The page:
El Otro Porteño: Not Your Stereotypical Tour Posted on 17 Jun 01:24 , 0 comments
Article by Sharon Salt.
I don’t wake up early on Monday mornings, and certainly not in winter, and certainly not to venture out of the house. (God forbid!) But last Monday, I woke up with the sun, had my coffee, and ventured over to Caballito for a historical walking tour. To my delight, it was easily the best part of my week.
The tour was arranged by El Otro Porteño, a new startup founded by Ariel Eiberman. It aims to get expats out of their Palermo and San Telmo comfort zones and into lesser-known neighborhoods, the kinds of places even Porteños only know if they live there, including landmark but lesser visited cafe, Las Violetas:
Case in point: A friendly Australian introduced himself at the beginning of the tour and told us, “All my friends in Palermo were like, ‘Why are you going to Caballito? What’s in Caballito?’” And it’s true — if you don’t know what’s there, you’re unlikely to have a reason to go. To be fair, I had been to Caballito before, but maybe three times tops, and always to visit a friend. I never thought to explore it. So, just like the friendly Australian, I was glad to be discovering so much of its history and so many of its secrets with people who know its ins and outs so intimately.
Our guide, Elisa, was a Buenos Aires native who had relocated to Caballito from another neighborhood some years ago. Not only was she buena onda, but the breadth and depth of her historical knowledge consistently impressed me. She even corrected a few popular stories with the real explanations, admitting that she knew the truth because, as a history buff, she had read the original documents.
From the statues of Parque Rivadavia and the stalls of Mercado del Progreso to the stained glass of Las Violetas, we visited a variety of sights. We stopped at the most beautiful (and interesting) church I’ve ever seen, which also happens to be where Pope Francisco was baptized and also where Carlos Gardel sang as a boy. We took a walk through the English neighborhood, too, which boasts some pretty nice white houses with little yards and iron gates. (I have since been inspired to start a savings account for one of these babies.) For me, though, the highlight was stopping by La Catedral, a popular milonga – who would’ve thought I’d ever get to see it in the light of day!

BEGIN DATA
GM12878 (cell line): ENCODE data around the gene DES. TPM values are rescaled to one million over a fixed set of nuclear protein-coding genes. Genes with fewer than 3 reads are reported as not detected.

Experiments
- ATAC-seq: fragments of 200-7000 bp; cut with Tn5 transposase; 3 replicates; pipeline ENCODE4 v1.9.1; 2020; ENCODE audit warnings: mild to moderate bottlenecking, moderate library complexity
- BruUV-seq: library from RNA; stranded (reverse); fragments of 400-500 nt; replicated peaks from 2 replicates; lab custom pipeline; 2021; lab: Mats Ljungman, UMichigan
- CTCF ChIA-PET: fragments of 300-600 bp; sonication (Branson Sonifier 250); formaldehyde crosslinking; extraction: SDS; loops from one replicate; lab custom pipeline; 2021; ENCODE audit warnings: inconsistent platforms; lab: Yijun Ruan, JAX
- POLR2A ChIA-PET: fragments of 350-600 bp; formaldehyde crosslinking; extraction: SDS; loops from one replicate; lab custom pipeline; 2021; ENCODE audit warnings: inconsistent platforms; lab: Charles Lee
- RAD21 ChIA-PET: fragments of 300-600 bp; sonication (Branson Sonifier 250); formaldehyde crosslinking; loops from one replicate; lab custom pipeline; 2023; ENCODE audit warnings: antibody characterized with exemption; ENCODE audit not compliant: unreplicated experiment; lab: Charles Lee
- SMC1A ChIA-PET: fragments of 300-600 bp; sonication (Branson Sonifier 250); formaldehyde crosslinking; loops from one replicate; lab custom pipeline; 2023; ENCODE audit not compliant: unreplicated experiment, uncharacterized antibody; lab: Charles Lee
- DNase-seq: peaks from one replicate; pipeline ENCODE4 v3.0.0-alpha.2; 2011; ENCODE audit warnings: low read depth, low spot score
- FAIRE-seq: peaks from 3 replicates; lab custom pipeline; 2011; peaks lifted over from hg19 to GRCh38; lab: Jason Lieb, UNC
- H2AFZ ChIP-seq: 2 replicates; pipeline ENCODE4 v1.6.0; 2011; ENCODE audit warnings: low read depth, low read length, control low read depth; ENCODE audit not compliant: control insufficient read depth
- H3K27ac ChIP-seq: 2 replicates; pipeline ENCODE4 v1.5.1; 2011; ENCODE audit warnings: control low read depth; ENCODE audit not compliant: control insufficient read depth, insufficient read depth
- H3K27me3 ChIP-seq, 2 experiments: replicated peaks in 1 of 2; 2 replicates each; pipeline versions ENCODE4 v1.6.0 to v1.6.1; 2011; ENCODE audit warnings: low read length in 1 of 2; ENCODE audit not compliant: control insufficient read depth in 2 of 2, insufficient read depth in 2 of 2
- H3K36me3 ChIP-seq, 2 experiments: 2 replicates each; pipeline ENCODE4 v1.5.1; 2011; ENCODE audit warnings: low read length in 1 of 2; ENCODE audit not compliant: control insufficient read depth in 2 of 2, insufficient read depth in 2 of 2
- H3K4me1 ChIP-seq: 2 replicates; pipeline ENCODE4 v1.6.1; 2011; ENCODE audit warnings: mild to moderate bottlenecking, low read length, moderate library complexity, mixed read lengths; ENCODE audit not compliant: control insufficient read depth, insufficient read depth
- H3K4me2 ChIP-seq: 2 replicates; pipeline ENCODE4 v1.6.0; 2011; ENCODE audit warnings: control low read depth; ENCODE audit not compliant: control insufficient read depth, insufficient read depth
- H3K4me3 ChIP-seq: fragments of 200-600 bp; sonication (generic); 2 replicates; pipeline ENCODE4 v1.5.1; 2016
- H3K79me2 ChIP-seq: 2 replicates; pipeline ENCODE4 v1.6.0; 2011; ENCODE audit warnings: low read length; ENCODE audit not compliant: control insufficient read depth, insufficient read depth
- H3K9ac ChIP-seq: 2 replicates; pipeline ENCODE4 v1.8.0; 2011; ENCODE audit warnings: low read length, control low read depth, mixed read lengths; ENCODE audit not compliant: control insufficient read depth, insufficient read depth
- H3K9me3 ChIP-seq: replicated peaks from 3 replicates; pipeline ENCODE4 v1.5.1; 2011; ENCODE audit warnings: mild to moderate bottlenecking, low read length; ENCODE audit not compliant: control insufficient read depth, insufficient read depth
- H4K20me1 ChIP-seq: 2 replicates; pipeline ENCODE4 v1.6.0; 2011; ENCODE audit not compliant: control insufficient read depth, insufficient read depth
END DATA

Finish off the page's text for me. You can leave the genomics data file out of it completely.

I also left with the address of a side-by-side barbershop and bar, both of which double as mini-museums. According to Elisa, neighbors sing there in the early evenings as a kind of casual peña, and anyone who wants to stop by is welcome. I, for one, definitely plan on doing so! With Elisa, I truly felt like I was getting insider knowledge, and this is why I won’t divulge any of it here. (It’s her secret to share, so you’ll have to go on the tour to find out!)
And it’s true, too, that much of Caballito remains unknown to the casual tourist, expat, and even some locals. As of last week, Elisa was unaware of any other tours in Caballito, and at Mercado del Progreso, for example, a woman stopped us to ask whether we were price-control inspectors working for the government. Elisa explained that we were on a tour, and the woman said, “Why? What is there in Caballito?” But after the morning was through, it was apparent that the answer is, simply, “So much!”
El Otro Porteño currently offers three walking tours – Belgrano on Sunday, Caballito on Monday, and Boedo on Wednesday – and the best part of all, perhaps, is that every tour is free! Tours can be booked in advanced for large or private groups. For more information, check out El Otro Porteño’s website or Facebook page.